As a landlord, it is your responsibility to ensure the let property is safe and secure for your tenants, and when any issues arise, they will need to be managed and dealt with promptly.
There are a number of ongoing costs to consider when letting a property, including:
- Letting agent fees, if applicable
- Property maintenance and safety requirements
- Income tax and capital gains tax (CGT)
- Landlord insurance
- Unpaid rent and void periods
Some of these costs are tax deductible including letting agent fees and landlord insurance.
Find out more about the costs involved in letting a property in our guide.
Managing the property yourself
Being a landlord requires an investment of time as well as finance. You will also need to be able to maintain a business relationship with the tenant. For example, if rent is late, you may need to assert your legal rights. If you do not have the time to manage your rental property, appointing a letting agent may be the suitable solution.
Appointing a letting or managing agent
Many landlords choose to appoint a letting or managing agent. There are different levels of service available. These are:
- Letting service - advertise the property, find tenants, arrange referencing, negotiate and draw up the tenancy agreement, hold and protect the deposit, make inventory appointments, process the rent
- Management service – all of the above, plus day to day management of the property, as well as arranging safety checks, paying property-related bills, scheduled property visits and advising on deposit settlements
Legislation and compliance
There are certain compliance and legislative responsibilities that landlords must adhere to. These include:
- The property must be fit for letting
- Consent to let from any lender, insurer or freeholder, should be obtained for every rental property where applicable
- Tenant deposits for AST must be properly protected by a government approved tenancy deposit protection scheme within 30 days of the tenant paying the sum
- A valid EPC must be available at the start of marketing the property showing an energy efficiency rating between A-E
- Each tenant must be provided with a copy of a valid gas safety record before the start of the tenancy
- The electrical system and appliances must be safe; for HMO properties a valid EICR is mandatory
- Fire safety regulations must be met, including the required smoke detectors or a hard-wired smoke detection system. These must be tested and shown to be in working order the day the tenancy starts
- All furniture and furnishings provided must comply with Regulations, or be removed
- Making sure he carries out a legionella risk assessment
For more information, visit our guide to landlords’ rights and responsibilities.
There are various documents and areas of ongoing administration that are required in order to let and manage a property. The extent to which you are involved will depend on whether you are managing the property yourself or appointing an agent to manage the property for you. Key areas to consider include:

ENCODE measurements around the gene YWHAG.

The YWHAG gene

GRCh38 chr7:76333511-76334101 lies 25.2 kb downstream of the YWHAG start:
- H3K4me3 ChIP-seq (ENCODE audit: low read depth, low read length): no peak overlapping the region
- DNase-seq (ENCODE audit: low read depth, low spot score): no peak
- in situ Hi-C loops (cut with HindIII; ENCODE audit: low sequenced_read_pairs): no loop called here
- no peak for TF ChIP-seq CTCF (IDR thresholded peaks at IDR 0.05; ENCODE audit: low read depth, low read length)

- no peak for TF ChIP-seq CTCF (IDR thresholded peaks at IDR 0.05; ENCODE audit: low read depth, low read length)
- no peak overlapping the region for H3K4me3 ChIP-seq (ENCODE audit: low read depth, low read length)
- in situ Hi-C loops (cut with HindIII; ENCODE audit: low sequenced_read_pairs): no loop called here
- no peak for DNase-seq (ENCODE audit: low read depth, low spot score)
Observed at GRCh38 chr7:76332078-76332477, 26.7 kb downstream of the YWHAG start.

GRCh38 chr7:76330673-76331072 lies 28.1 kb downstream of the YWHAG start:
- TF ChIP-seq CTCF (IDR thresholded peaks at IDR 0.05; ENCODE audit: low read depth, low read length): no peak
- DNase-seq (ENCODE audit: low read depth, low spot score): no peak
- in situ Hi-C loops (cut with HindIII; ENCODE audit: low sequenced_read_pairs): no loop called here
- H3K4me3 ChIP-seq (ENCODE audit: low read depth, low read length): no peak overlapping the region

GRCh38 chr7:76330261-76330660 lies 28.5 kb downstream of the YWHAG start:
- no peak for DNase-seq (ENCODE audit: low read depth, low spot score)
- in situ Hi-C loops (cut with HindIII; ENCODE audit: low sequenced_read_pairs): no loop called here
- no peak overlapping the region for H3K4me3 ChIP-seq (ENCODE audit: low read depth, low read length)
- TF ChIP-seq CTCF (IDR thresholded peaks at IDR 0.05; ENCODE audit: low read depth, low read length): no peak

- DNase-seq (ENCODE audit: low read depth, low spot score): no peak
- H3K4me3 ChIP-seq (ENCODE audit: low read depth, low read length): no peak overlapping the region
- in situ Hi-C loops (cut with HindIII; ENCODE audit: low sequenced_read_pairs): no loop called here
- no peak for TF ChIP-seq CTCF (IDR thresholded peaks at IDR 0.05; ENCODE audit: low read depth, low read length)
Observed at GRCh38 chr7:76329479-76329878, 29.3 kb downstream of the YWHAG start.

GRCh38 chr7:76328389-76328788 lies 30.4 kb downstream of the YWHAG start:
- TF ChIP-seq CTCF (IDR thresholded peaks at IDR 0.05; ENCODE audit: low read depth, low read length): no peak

- Letting agent contracts
- Maintenance contracts
- Tenancy agreement
- Notices to end the tenancy
- Inventory (at the beginning and end of a tenancy)
- Tenant referencing
- Right to Rent checks
- Tenancy deposit protection
- Deposit settlement
- Rent collection
- Compliance – gas, electrical and fire safety, EPC, furniture and furnishings, legionella
Repairs and maintenance
Your tenant should bring any issues that arise to your attention (or to your managing agent if one has been appointed). If you manage the property yourself, you will need to find a suitable tradesperson to make any necessary repairs. If a letting agent is managing the property, they will use one of their approved contactors to provide a quote for the work, which you will then need to agree to before the work is carried out. You are required by law to give the tenant a written response to any legitimate maintenance or repair request within 14 days of the tenant notifying you of the issue, setting out how you intend to deal with it and a reasonable timescale.
Once your property is let you will have effectively given possession to the tenant. However, you will still need to protect your asset and ensure there are no issues. You may therefore wish to arrange property visits at intervals throughout the tenancy.
It is important to remember that unless it is an emergency, if you want to access the property you must provide your tenant with at least 24 hours’ written notice. Many landlords arrange for their property to be inspected twice in a rental period (every three months in a six month tenancy or every six months in a 12 month tenancy).
As part of KFH’s property management service, bi-annual property inspections are provided. To find out more about our property management services, contact our property management team.
It is your tenant’s responsibility to ensure that their rent is paid every month of the tenancy. If you manage the property yourself, you will need to agree how you receive the rent and at what frequency. If you appoint a letting agent, they will be able to arrange this for you and also chase any late payments.
A letting agent will have a good knowledge of local market conditions and will be able to advise on negotiating rent increases. If you decide to manage your rental property yourself, you will need to keep up to date with local market and ensure that you are increasing rent in line with the terms of the contract and relevant legislation.